And that, readers, is the modern version of schadenfreude. It's the realization that people will have to feel the effects of their behavior before they are moved to take action. This does not mean that the rest of us should cheer for such horrors, but it does encompass the realization that some people don't have the mental circuits to learn from other peoples' calculations, but can only learn from their own mistakes. It turns out that listening to Rush Limbaugh and Fox News (and taking them seriously) was one of those mistakes.
One additional point. Carbon dioxide and oxygen are the two gases that form a critical cycle among living organisms. This is a subject for another time, but it is true that carbon dioxide is taken up by plants to build those plants, and oxygen is given off as a byproduct, even as we of the animal kingdom use that oxygen for our own purposes.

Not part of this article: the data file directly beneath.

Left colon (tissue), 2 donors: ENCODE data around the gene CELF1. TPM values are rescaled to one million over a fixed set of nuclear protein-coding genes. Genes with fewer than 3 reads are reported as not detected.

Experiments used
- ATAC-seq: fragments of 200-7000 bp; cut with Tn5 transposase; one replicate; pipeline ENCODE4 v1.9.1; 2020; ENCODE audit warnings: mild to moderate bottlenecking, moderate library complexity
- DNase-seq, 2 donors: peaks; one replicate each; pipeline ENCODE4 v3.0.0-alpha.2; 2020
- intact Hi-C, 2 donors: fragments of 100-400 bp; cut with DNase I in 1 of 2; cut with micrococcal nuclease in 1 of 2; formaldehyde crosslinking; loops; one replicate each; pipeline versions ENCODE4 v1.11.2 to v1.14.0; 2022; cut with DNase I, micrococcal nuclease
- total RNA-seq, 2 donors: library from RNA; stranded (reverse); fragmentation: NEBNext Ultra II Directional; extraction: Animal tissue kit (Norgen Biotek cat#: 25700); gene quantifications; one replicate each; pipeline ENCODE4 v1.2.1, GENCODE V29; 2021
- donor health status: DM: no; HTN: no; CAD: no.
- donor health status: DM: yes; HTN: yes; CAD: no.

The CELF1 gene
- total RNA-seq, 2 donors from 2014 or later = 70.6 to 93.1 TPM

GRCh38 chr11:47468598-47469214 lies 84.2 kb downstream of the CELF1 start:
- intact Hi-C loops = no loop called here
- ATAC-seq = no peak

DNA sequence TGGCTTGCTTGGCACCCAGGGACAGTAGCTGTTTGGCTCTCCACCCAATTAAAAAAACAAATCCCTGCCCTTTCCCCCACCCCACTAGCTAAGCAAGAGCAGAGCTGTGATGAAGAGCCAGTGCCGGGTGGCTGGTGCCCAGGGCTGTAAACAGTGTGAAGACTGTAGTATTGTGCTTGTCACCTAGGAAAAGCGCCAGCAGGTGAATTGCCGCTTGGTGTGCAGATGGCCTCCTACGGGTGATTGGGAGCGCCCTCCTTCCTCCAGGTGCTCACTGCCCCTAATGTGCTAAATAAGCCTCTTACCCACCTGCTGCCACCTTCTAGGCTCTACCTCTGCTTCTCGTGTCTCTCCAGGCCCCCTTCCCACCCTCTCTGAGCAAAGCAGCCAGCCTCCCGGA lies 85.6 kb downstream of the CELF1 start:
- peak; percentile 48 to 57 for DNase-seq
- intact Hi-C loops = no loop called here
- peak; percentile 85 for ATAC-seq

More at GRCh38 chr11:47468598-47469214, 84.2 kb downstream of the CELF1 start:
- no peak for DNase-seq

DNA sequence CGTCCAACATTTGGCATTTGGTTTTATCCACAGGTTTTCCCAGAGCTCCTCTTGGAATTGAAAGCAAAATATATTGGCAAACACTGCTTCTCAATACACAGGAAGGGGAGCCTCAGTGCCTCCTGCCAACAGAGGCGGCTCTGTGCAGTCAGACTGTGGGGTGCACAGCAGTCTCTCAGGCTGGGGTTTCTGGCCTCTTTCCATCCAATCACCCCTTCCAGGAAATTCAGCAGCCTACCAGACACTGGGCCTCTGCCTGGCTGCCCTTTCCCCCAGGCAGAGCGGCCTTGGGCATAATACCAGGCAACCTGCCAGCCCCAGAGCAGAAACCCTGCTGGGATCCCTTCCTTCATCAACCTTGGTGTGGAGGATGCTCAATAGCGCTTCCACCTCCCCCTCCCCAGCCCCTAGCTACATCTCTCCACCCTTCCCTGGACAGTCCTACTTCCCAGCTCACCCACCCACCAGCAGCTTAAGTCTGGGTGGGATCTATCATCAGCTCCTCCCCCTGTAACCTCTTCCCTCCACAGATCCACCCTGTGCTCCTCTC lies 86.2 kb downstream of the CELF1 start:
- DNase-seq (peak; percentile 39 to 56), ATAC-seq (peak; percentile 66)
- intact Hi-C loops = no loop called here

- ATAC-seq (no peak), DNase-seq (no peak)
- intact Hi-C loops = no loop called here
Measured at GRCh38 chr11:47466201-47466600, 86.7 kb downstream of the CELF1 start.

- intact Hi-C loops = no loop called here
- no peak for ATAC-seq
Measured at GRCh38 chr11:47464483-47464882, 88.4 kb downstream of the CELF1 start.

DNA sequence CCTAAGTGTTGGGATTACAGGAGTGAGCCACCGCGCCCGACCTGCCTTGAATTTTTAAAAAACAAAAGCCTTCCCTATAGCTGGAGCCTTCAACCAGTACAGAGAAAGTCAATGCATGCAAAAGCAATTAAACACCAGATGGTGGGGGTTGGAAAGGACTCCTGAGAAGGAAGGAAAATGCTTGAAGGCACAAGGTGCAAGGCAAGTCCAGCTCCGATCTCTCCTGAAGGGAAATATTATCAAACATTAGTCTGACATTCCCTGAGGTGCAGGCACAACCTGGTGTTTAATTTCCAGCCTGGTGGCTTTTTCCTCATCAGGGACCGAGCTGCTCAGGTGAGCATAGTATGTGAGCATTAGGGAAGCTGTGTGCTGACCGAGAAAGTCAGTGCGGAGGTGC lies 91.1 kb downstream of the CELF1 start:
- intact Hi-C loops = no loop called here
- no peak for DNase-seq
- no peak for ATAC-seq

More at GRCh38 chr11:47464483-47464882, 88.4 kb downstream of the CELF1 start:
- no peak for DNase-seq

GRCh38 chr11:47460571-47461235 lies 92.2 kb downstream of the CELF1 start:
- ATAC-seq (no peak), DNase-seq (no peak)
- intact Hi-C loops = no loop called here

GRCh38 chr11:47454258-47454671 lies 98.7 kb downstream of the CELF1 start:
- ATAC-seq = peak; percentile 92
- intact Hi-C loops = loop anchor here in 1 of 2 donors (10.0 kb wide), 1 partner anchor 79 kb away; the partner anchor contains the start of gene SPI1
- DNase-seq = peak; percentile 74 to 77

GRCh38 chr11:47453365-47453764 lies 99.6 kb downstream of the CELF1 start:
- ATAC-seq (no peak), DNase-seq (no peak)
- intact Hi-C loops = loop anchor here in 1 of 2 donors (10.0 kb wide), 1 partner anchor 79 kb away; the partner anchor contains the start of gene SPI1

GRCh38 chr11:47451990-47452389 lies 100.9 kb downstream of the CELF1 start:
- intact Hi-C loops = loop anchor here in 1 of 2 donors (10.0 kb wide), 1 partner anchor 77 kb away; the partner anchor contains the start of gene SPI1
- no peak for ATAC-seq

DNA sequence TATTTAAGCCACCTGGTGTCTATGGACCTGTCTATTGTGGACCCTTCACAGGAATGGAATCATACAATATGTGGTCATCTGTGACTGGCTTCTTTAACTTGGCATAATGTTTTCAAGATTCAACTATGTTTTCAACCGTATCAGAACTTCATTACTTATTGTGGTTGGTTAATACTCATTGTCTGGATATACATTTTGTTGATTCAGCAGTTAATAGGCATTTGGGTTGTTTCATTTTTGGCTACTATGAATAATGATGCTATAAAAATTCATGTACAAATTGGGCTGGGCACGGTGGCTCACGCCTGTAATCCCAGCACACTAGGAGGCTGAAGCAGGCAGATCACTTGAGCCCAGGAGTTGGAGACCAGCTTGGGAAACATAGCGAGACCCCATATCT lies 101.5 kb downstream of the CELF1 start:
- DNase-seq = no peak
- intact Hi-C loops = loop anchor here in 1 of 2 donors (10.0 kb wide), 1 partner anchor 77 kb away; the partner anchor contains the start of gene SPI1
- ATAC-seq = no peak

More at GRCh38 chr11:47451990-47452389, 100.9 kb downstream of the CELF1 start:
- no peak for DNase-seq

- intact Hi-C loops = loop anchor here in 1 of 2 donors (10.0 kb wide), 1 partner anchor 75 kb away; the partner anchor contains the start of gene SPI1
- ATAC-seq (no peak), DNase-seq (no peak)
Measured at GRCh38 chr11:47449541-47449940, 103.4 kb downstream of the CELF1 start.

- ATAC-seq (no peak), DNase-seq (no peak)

The fact that plants can deal with higher CO2 levels has been used as an argument by the right wing that increasing CO2 is OK. They claim that we will have more trees and grass, and that's it.
This ignores (intentionally, I think) that CO2 has other effects beyond its place in the cycle of life. Yes, CO2 is necessary for the existence of plant life, but too much CO2 has effects that have nothing to do with plant life and are severely harmful.
So let's attempt to communicate with the red state community about the increasingly obvious existence of global warming, its current dangers, and its more catastrophic future.
(Bob Gelfand writes on science, culture, and politics for CityWatch. He can be reached at [email protected].)